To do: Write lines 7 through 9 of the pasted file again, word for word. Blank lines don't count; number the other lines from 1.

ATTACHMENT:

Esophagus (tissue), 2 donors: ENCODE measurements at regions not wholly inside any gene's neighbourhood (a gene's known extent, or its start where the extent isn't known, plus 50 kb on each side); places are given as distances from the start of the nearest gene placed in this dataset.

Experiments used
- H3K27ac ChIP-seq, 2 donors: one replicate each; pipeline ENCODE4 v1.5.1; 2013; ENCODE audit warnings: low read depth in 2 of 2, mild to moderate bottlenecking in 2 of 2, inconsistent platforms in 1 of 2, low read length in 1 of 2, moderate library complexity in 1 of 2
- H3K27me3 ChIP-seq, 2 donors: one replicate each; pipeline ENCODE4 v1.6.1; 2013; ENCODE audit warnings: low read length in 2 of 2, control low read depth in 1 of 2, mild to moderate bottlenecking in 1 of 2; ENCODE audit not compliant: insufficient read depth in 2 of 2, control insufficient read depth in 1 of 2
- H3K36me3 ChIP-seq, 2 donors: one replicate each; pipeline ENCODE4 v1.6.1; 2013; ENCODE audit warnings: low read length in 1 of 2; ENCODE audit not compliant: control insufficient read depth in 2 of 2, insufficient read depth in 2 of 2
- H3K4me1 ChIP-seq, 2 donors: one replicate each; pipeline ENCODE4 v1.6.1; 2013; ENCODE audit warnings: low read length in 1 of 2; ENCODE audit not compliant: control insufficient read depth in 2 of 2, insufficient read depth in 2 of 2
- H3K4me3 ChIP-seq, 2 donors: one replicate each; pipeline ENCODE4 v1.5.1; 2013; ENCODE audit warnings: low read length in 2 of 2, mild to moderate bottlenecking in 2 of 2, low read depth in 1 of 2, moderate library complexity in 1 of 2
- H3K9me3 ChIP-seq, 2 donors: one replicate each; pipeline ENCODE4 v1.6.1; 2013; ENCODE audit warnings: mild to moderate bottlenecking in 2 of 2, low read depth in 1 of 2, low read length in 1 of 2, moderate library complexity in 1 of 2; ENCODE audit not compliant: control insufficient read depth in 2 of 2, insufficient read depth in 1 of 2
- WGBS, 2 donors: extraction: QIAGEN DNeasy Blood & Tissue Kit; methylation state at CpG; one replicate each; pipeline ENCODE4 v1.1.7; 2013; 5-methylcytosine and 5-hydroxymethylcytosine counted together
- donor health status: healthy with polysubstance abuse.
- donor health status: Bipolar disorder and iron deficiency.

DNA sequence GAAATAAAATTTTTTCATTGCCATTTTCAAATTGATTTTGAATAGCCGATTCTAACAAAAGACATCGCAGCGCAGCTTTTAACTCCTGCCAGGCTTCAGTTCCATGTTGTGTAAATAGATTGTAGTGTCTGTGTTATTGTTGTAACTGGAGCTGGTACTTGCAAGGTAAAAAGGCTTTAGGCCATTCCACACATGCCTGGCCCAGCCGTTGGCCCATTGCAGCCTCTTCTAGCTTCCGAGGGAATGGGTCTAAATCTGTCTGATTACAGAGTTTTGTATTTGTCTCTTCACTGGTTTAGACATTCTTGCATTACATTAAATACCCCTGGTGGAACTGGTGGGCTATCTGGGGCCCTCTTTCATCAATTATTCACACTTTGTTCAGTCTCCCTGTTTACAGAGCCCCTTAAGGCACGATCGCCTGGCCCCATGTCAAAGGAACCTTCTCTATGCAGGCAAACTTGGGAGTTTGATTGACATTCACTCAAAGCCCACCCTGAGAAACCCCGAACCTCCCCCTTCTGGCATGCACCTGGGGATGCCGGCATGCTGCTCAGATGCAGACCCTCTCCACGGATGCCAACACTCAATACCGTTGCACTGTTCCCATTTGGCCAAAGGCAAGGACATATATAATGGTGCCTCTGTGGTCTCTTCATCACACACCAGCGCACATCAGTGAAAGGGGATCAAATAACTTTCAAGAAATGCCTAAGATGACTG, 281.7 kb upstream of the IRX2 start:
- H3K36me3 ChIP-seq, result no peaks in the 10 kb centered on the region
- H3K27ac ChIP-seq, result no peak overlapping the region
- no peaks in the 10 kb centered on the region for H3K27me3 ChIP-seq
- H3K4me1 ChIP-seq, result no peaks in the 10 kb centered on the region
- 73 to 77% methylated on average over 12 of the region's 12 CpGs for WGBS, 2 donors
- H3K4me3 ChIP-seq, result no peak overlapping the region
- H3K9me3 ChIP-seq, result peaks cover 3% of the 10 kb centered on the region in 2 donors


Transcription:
- H3K4me3 ChIP-seq, 2 donors: one replicate each; pipeline ENCODE4 v1.5.1; 2013; ENCODE audit warnings: low read length in 2 of 2, mild to moderate bottlenecking in 2 of 2, low read depth in 1 of 2, moderate library complexity in 1 of 2
- H3K9me3 ChIP-seq, 2 donors: one replicate each; pipeline ENCODE4 v1.6.1; 2013; ENCODE audit warnings: mild to moderate bottlenecking in 2 of 2, low read depth in 1 of 2, low read length in 1 of 2, moderate library complexity in 1 of 2; ENCODE audit not compliant: control insufficient read depth in 2 of 2, insufficient read depth in 1 of 2
- WGBS, 2 donors: extraction: QIAGEN DNeasy Blood & Tissue Kit; methylation state at CpG; one replicate each; pipeline ENCODE4 v1.1.7; 2013; 5-methylcytosine and 5-hydroxymethylcytosine counted together